I'm looking for the fastest way to do an integer division in php. for example, 5 / 2 should be 2 and 6 / 2 should be 3 and so on. If I simply do this, php will return 2.5 in the first case, the only solution I could find was using intval($my_number/2) - which isn't as fast as I want it to be (but gives the expected results).

How can I do this?

Thanks to all of you for your ideas, I used the script posted by rubber_boots to test some of them with 10000000 iterations, here you can see the results (MAMP on a 3 or 4 year old MacBook with 2Ghz Intel core 2 duo):

start (10000000)
(int)...: 2.26 sec
floor(): 4.36 sec
int_divide(): 2.86 sec
bit-shift: 1.45 sec //note: only works for divisions through powers of 2
intval(): 4.51 sec
round() with PHP_ROUND_HALF_DOWN: 5.48 sec

until now, bit-shift is the fastest way, but I'll leave this question open for a day to see if there are other possibilities for this...

updated the results, added round() with PHP_ROUND_HALF_DOWN (thanks to Col._Shrapnel)

  • 4
    Just curious how much calculations involved in your code to make such a function performance-significant? – Your Common Sense Apr 20 '10 at 9:00
  • 8
    5/2 should be 4? is that a php thing? – nvuono Apr 20 '10 at 9:05
  • i have to do about 2-3 million calculations where using the intval()-thing is going to take 30-40 seconds (and i think its possigble to do this 2 or 3 times faster) – oezi Apr 20 '10 at 9:09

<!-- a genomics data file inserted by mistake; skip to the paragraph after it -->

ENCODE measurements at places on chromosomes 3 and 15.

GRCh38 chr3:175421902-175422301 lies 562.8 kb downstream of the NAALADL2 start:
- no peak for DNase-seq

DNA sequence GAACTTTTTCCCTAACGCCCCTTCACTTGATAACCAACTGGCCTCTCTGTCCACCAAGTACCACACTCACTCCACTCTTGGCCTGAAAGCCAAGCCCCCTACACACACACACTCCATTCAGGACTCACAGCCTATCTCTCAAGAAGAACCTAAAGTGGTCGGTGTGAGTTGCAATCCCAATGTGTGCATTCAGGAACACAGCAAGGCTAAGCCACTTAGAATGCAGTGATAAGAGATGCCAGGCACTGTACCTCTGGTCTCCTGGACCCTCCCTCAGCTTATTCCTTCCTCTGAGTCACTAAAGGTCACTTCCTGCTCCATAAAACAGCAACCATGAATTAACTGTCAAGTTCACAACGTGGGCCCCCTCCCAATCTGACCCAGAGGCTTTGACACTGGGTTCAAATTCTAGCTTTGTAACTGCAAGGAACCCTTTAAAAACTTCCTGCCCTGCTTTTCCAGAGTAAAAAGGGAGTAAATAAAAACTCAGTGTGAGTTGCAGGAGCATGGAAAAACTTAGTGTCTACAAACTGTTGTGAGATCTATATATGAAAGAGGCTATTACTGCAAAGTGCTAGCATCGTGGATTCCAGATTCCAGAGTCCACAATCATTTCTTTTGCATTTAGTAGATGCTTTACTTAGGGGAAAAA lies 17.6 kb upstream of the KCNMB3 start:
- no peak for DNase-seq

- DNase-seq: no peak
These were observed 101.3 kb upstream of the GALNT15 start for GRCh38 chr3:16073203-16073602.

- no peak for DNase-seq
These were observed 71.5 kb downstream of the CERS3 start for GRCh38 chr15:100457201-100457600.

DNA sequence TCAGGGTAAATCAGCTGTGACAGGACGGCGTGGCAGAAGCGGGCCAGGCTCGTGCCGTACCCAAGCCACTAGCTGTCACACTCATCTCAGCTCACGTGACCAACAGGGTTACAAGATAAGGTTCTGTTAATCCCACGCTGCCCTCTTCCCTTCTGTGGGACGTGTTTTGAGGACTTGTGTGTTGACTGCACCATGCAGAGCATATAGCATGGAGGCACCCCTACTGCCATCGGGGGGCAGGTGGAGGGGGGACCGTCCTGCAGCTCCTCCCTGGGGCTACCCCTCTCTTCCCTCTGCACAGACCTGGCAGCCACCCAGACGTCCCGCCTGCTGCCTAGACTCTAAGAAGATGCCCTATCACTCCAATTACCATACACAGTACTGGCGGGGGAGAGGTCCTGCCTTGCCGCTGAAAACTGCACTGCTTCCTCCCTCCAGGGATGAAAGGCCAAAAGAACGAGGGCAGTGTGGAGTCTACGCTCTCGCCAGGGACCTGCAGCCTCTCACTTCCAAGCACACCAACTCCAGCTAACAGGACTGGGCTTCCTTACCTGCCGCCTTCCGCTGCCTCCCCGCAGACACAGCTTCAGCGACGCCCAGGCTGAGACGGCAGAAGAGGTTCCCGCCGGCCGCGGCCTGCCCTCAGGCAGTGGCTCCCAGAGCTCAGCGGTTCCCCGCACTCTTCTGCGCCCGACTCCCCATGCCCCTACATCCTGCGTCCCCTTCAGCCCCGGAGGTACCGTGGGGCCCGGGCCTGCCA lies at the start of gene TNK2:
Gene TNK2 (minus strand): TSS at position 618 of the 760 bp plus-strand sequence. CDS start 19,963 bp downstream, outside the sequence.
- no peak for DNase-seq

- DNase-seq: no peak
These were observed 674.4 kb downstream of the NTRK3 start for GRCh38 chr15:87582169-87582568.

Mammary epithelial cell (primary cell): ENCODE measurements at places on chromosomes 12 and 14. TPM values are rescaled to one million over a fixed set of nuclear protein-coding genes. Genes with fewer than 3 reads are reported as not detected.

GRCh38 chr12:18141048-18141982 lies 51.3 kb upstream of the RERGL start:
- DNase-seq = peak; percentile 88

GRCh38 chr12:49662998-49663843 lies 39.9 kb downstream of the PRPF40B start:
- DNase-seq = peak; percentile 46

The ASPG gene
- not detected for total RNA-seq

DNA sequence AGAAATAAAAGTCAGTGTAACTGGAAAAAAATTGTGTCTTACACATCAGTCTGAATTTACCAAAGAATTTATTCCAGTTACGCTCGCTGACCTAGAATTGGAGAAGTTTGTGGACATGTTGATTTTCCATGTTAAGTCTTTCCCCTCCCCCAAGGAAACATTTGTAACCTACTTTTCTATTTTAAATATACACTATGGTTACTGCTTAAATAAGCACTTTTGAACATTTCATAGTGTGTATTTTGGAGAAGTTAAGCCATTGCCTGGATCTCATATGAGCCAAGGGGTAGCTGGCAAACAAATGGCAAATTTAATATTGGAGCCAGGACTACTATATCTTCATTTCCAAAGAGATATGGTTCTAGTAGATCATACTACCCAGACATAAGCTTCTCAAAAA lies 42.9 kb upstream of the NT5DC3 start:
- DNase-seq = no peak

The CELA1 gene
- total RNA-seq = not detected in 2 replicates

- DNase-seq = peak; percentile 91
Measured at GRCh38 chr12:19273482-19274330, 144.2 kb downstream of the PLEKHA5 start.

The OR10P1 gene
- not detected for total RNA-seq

• 1
    In addition to @Alexander's suggestion, you might also want to consider to use multiple async processes with Gearman or other JobQueues. – Gordon Apr 20 '10 at 9:17
  • 1
    You have a pokey server. Bitshifting is indeed fastest and intval to be avoided, but I did a test on my server (linux/pentium based) with 3 million iterations: $result = intval($x/2) [3.5481s]; $result = (int)(6/2) [1.5452s]; $result = $x>>1 [1.1542s]; result = ($x-($x%2))/2 [1.692s] Unclear why you'd need php performance to be so highly tuned. The fact you answered yourself in about 6 min leads me to suspect this is a bit of a troll question. – ghoppe Apr 20 '10 at 9:38

if it's division by 2, the fastest way to do it is bit shifting.

5>>1 = 2
6>>1 = 3

and so on and so forth. What it does is just shift the bits to the right by 1 bit, thus dividing the number by 2 and losing the rest

1110 >> 1 =  111
1011 >> 1 =  101
1011 >> 2 =   10 //division by 4
1011 << 1 =10110 
  • 5
    +1 for the intelligent approach and for paying attention on the Computer Architecture classes! – Leonel Oct 29 '12 at 7:13
  • What if it's not division by 2? – Pacerier Aug 5 '13 at 18:00